While she was first selected for the U.S. national team in 2016 and played a handful of international tournaments in the following years, it wasn’t until she started playing professionally in Germany in 2019 that she saw the potential to elevate her position on the roster. In particular, the pandemic-delayed Tokyo Olympics gave her an additional year of overseas experience, which she calls “a blessing in disguise.”

“I just felt like I was still in that developmental stage,” she said. “And a whole year postponement allowed me to go overseas and really get all the touches, all the repetitions, and just kind of expose myself to international volleyball another year. So I was, in hindsight, pretty thankful for that COVID season because I got an extra year under my belt, and I think that just gave me a ton of confidence.”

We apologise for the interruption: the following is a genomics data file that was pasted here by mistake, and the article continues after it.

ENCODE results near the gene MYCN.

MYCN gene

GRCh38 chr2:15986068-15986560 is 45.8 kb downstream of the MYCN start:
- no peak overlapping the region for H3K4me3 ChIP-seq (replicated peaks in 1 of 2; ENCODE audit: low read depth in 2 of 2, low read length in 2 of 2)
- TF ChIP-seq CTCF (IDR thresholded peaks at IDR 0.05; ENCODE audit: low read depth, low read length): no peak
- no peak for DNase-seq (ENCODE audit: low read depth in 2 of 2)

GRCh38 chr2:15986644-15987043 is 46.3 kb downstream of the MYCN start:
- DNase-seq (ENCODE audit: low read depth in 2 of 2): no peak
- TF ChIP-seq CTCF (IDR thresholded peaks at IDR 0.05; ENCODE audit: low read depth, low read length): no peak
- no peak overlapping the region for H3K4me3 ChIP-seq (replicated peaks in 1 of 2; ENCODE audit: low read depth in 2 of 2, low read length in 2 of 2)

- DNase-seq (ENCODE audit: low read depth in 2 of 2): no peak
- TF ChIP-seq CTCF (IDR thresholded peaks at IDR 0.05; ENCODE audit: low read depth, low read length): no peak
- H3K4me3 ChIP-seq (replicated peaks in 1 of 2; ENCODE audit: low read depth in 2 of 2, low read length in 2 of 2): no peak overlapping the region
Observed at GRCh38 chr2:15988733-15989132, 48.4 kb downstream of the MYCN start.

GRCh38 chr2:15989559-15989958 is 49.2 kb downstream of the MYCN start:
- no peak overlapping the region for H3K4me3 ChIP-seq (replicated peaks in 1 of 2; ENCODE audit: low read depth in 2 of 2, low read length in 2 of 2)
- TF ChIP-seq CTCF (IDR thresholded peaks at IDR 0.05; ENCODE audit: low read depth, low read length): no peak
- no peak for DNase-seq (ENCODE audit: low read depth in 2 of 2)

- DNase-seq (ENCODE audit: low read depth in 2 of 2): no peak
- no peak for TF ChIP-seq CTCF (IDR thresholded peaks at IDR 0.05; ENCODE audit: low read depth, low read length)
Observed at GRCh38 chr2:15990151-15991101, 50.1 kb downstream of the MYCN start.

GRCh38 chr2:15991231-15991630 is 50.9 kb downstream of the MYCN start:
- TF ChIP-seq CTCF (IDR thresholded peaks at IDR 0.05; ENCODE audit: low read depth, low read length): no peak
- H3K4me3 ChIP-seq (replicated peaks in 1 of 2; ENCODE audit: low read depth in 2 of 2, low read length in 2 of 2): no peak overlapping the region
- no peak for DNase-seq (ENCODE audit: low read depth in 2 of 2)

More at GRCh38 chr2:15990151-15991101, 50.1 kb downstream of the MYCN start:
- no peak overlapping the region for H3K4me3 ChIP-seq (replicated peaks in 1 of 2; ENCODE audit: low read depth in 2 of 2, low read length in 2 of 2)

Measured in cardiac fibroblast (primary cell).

Ahead of the Olympics, Wong-Orantes earned “best libero” honors at the 2021 FIVB Volleyball National League in Rimini, Italy, which helped secure her spot on the Olympic roster. In Tokyo, she followed up with another standout performance and was named best libero of the Olympic tournament.

As to how the Wong-Orantes transformed into one of the world’s top liberos, she points to her background as a beach volleyball player. She began competing at age 8, and her first partner was Sara Hughes, a star on the AVP Pro Tour who also won two NCAA titles with USC.

“I think having that background and just the court awareness that beach volleyball forces you to have allowed me to really have a good read on the game,” said Wong-Orantes. “I think that’s what makes a great libero is just reading and always being reactive towards the ball.”